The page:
This interview originally aired on February 3, 2021. We rebroadcast it on May 19, 2021.
Julie Amacher, Classical MPR
Matt Haimovitz and Mari Kodama — Mon Ami, Mon Amour (Pentatone)
When the pandemic hit last year, cellist Matt Haimovitz admits that at first he felt paralyzed after being on the road touring and performing for more than three decades. He started wondering: What's the point of practicing if there's no one to share the music with? Now, he's busy commissioning composers for an upcoming project, teaching students and discovering the joy of cooking.
"I love food, and I usually go out. But over the last eight months, I've cooked many, many meals. So I've become pretty good. I think my daughters are thinking about a Michelin star at some point."
He also recently released a new recording, with pianist Mari Kodama. It's a celebration of French composers, Mon Ami, Mon Amour.
Your new recording was inspired by a young cellist who wanted to learn one of the sonatas featured on it. Can you talk about that experience?
"Yes, we were working on the Poulenc sonata. I had just returned from Europe and was jet-lagged. I reached over for the score, and I had one hand on my cello. It's a 300-something-year-old cello from Venice, and I lost my balance and I had to make a split-second decision: Do I let go of the instrument, or do I fall right on top of it? I decided to let go of it. I looked at the ground, and there was my cello in pieces.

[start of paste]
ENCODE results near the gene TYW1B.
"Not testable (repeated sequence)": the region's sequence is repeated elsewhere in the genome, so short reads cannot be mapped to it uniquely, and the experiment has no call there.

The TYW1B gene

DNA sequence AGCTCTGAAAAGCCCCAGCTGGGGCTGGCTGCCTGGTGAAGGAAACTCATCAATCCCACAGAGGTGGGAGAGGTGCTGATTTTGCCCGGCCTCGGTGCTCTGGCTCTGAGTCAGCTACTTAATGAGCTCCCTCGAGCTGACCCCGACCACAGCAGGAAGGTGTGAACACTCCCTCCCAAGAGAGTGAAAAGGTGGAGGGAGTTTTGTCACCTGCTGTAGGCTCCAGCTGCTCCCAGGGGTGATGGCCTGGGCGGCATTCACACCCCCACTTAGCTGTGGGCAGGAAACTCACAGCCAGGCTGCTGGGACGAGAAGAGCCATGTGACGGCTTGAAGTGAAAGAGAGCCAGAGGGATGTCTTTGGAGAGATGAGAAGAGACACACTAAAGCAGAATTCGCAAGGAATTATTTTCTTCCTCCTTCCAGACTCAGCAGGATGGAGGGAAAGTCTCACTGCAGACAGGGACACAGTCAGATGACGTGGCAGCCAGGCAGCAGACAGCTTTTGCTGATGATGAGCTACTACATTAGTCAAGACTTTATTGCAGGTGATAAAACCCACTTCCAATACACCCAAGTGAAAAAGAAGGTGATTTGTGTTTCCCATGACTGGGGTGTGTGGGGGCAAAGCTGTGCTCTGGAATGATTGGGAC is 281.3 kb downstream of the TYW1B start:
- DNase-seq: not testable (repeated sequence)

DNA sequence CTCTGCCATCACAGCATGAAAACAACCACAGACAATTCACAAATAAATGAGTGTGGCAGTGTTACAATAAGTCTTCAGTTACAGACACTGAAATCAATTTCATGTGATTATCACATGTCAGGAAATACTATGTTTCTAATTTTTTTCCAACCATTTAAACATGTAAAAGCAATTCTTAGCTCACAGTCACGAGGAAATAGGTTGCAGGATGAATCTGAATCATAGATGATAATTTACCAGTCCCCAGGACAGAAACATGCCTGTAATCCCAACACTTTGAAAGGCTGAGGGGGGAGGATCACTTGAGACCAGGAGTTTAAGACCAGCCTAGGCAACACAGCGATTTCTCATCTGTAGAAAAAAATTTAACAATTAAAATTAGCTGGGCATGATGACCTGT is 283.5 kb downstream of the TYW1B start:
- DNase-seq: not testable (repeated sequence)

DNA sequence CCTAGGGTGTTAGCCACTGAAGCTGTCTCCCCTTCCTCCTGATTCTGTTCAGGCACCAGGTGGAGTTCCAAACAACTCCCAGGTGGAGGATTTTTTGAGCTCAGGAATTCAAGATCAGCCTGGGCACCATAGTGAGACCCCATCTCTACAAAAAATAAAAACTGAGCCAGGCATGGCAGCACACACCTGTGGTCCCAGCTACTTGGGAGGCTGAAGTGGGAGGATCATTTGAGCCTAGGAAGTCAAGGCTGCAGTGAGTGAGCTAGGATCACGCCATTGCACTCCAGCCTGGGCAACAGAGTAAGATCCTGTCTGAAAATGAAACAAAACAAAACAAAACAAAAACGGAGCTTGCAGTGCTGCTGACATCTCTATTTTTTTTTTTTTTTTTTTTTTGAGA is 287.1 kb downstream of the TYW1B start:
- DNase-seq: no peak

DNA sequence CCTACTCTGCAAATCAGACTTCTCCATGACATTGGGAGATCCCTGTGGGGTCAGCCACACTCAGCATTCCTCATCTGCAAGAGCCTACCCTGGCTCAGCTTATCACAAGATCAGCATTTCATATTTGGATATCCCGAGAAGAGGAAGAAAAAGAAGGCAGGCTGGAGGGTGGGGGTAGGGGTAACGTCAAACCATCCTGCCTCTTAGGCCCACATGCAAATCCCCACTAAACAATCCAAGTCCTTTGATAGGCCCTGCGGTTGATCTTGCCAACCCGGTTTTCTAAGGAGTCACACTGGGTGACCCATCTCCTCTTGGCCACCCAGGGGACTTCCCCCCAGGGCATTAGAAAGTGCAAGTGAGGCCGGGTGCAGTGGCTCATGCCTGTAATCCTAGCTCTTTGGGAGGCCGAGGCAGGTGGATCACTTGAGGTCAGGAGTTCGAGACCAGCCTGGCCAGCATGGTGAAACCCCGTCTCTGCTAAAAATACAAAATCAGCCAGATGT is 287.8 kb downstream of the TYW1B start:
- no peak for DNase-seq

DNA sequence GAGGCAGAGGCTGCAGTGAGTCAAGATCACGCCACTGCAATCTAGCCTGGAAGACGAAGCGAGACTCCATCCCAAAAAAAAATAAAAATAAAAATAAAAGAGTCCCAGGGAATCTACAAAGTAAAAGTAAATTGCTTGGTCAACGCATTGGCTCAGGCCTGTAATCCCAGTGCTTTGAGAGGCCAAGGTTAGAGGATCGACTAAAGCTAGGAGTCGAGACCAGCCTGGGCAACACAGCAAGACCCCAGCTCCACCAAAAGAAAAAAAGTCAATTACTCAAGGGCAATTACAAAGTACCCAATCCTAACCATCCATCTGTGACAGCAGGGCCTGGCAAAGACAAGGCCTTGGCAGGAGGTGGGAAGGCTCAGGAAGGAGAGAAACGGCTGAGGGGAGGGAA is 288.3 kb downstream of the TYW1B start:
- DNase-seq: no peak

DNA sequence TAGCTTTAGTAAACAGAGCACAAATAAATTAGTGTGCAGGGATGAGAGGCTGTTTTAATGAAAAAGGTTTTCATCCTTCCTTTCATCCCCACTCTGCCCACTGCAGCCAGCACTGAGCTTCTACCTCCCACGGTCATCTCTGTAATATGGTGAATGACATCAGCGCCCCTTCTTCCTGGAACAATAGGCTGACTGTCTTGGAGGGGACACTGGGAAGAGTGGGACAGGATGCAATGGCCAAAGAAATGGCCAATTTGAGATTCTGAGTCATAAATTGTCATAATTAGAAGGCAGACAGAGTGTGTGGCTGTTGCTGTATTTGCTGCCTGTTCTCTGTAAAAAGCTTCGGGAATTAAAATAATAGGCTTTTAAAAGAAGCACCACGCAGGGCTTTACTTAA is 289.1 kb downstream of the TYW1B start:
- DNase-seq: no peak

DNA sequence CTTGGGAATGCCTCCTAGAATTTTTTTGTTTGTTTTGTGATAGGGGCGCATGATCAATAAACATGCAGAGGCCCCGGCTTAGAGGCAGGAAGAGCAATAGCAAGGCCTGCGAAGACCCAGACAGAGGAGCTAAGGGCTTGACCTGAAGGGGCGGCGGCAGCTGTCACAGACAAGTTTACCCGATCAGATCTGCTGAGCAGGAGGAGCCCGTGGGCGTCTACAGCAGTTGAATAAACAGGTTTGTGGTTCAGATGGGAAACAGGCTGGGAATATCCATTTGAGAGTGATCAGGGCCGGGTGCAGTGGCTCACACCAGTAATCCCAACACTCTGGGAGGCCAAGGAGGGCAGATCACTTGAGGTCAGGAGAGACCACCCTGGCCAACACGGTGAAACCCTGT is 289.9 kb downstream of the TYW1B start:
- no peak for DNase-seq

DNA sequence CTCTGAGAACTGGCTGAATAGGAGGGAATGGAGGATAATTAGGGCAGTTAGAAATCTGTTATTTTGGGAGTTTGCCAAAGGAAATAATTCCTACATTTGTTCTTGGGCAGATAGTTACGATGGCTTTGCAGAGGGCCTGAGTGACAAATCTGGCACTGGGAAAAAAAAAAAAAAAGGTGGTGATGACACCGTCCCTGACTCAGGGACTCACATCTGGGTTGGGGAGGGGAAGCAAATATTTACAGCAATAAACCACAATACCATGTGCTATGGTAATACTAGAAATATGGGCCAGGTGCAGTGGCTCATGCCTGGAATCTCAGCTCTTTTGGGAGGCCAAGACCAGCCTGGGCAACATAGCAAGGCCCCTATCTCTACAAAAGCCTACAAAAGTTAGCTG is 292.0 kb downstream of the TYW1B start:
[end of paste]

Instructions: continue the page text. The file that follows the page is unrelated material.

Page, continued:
"I took it to several luthiers, who worked on it for the next year and a half. You have to understand, this is a cello that I've had for 30 years, so we know each other incredibly well. To lose that companion, even for a year and a half, was very difficult. On the other hand, I got to play some great instruments in the interim. It was an adventure, but it was really wonderful to have my cello back."
Why is the title of the recording significant?
"Jacqueline Dupre called her cello Mon Ami. So I just went one step further with Mon Ami, Mon Amour. I realized that ultimately when I had broken the cello and I was heartbroken."
You reunite Nadia and Lili Boulanger on this recording. Why was it important to have them both featured?
"Well, I didn't know Lili Boulanger's music until we started researching for this album, and, sadly, she doesn't have anything for cello. So, I had to dive into the violin pieces that she wrote and arrange them for cello. So, through Nadia and her cello pieces, I started to get to know Lili. I thought it was important and a nice twist for me to just enter their world and unite the two sisters in this way and on this album."
How would you describe your voice on the cello?
"I never try to describe my own playing. I just play. The biggest compliment that I receive is that I sound like a singer, so I think that is perhaps one of my priorities when I play. I don't have the benefit of words, so the idea of narrative, of giving life, of making the cello sing, that's definitely a priority for me."
To hear the rest of my conversation, download the extended podcast on Apple Podcasts or wherever you get your podcasts.